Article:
Astrobotic Selects Agile Space Industries to Provide Attitude Control Thrusters for Lunar Missions

NASA’s Volatiles Investigating Polar Exploration Rover, or VIPER, is a mobile robot that will roam around the Moon’s south pole looking for water ice. The VIPER mission will give us surface-level detail of where the water is and how much is available for us to use. This will bring us a significant step closer towards NASA’s ultimate goal of a sustainable, long-term presence on the Moon – making it possible to eventually explore Mars and beyond. (Credit: NASA Ames/Daniel Rutter)

DURANGO, Colo., February 16, 2021 — Polar Moonshots are in a league of their own when it comes to the level of difficulty. In order to overcome this historically daunting challenge for the first-ever Griffin Mission transporting NASA’s VIPER rover to the Moon’s South Pole, NASA’s Commercial Lunar Payload Services Program selectee Astrobotic is enlisting Agile Space Industries to help them go where no American spacecraft has gone before. Astrobotic’s Griffin Mission lander is relying on Attitude Control Thrusters (“ACT”s), from Agile to provide steering capabilities in the vacuum of space. Agile’s innovative custom propulsion solutions utilize 3D printing of exotic metal alloys to provide unprecedented performance, along with minimized mass and cost.

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NASA Awards Firefly Aerospace $93.3M to Deliver Suite of Payloads to the Moon in 2023

Blue Ghost lander on the moon. (Credit: Firefly Aerospace)

CEDAR PARK, Texas, February 4, 2021 (Firefly Aerospace PR) – Firefly Aerospace, Inc., a leading provider of economical and dependable launch vehicles, spacecraft, and in-space services, announced that NASA has awarded Firefly $93.3 million to deliver a suite of ten NASA-sponsored science and technology demonstration payloads to Mare Crisium in the Moon’s Crisium basin. Firefly’s ‘Blue Ghost’ lunar lander will deliver the payloads to the lunar surface in 2023 in fulfillment of Commercial Lunar Payload Services (CLPS) task order 19D, managed by NASA’s Science Mission Directorate.

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Lunar Traffic to Pick Up as NASA Readies for Robotic Commercial Moon Deliveries

This photograph of a nearly full Moon was taken from the Apollo 8 spacecraft at a point above 70 degrees east longitude. Mare Crisium, the circular, dark-colored area near the center, is near the eastern edge of the Moon as viewed from Earth. (Credits: NASA)

HOUSTON (NASA PR) — NASA is working on various science instruments and technology experiments from the agency that will operate on the Moon once American companies on Commercial Lunar Payload Services  (CLPS) contracts deliver them to the lunar surface. Through CLPS flights, NASA is buying a complete commercial robotic lunar delivery service and does not provide launch services, own the lander or lead landing operations.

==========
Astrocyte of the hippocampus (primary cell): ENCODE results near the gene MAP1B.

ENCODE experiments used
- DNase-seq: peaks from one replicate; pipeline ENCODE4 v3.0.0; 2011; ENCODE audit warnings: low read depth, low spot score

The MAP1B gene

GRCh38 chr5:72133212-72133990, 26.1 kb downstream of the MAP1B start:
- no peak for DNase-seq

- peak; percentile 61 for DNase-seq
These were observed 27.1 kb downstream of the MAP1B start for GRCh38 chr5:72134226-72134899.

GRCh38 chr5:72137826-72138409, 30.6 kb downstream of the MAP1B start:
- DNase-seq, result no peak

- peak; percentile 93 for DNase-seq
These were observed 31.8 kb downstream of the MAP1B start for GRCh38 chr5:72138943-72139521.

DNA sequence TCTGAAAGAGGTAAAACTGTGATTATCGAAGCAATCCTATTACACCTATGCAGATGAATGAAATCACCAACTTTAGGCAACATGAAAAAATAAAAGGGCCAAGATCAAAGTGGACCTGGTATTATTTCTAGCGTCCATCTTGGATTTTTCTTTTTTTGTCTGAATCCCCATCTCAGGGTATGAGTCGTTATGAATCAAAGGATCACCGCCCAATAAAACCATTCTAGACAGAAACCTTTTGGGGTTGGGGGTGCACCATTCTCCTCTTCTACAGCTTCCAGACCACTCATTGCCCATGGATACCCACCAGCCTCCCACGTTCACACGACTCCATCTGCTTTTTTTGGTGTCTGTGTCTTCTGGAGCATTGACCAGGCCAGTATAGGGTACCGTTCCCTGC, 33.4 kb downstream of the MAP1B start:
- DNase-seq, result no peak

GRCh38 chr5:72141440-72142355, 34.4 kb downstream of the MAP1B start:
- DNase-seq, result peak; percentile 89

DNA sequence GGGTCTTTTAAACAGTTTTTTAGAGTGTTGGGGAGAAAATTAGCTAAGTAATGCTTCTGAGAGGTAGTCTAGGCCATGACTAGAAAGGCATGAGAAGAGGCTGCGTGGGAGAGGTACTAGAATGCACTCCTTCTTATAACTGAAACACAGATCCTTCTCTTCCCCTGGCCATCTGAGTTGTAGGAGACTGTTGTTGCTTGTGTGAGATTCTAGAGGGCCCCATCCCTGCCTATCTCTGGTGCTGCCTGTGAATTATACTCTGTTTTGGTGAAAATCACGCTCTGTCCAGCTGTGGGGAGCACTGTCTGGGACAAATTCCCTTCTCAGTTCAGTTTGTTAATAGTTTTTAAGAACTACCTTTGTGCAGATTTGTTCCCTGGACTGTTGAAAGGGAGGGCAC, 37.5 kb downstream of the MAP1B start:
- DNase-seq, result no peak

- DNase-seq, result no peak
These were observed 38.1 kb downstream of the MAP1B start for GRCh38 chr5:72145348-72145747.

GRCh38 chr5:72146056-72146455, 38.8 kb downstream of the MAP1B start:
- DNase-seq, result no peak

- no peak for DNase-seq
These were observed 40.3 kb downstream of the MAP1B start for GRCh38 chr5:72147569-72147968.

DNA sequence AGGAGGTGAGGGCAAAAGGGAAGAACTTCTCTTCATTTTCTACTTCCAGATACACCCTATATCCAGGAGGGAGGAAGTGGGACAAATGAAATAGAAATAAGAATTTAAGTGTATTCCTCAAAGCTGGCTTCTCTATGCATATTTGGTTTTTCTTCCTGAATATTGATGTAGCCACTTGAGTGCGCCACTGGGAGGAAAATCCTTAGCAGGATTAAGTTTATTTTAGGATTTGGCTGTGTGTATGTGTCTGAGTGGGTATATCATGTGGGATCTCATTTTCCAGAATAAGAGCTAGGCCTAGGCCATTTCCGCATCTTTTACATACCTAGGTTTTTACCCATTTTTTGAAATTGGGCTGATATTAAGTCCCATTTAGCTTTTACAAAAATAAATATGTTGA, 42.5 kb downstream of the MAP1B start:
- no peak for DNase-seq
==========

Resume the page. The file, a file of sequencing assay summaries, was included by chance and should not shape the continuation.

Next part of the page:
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NASA Advancing Global Navigation Satellite System Capabilities

Deployment of Bobcat-1 from the International Space Station. (Credit: Nanoracks)

by Danny Baird
​NASA’s Space Communications and Navigation program office

NASA is developing capabilities that will allow missions at high altitudes to take advantage of signals from Global Navigation Satellite System (GNSS) constellations — like GPS commonly used in the U.S. These signals — used on Earth for navigation and critical timing applications — could provide NASA’s Artemis missions to the Moon with reliable timing and navigation data. NASA’s Space Communications and Navigation (SCaN) program is developing the technologies that will support this goal.

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Astrobotic Selects Navigation Doppler Lidar from Psionic for Mission to Deliver VIPER to the Lunar Surface

A visual rendering of Griffin utilizing Navigation Doppler Lidar sensor to guide landing on the lunar surface. (Credit: Psionic LLC)

Navigation Doppler Lidar chosen for high accuracy and NASA heritage for 2023 CLPS mission to search for water on the Moon

PITTSBURGH, Pa. and HAMPTON, Va. (Astrobotic PR) — Astrobotic today announced they have selected Navigation Doppler Lidar (NDL) from Psionic for their mission in late 2023 to deliver NASA’s Volatiles Investigating Polar Exploration Rover (VIPER) to the South Pole of the Moon.

The NDL serves as a critical sensor element as part of the Griffin Lander’s Guidance, Navigation, and Control (GN&C) system to ensure a safe, precise landing. In June 2020, NASA awarded a $199.5 million contract to Astrobotic under its Commercial Lunar Payload Services (CLPS) initiative. 

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Astrobotic Completes Successful Testing with NASA’s Water Detecting Payloads

A rendering of Astrobotic’s Peregrine lunar lander is shown, with NASA’s three water-detecting payloads (MSolo, NSS, and NIRVSS) highlighted in blue. (Credit: Astrobotic Technology)

PITTSBURGH (Astrobotic PR) — Three of NASA’s payloads set to fly aboard Astrobotic’s Peregrine lunar lander in 2021 have successfully completed preliminary interface simulation testing between Astrobotic, NASA’s Ames Research Center, and NASA’s Kennedy Space Center payload teams.

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Tiny NASA Cameras to Watch Commercial Lander form Craters on Moon

HAMPTON, Va. (NASA PR) — This little black camera looks like something out of a spy movie — the kind of device one might use to snap discrete photos of confidential documents.

It’s about half the size of a computer mouse.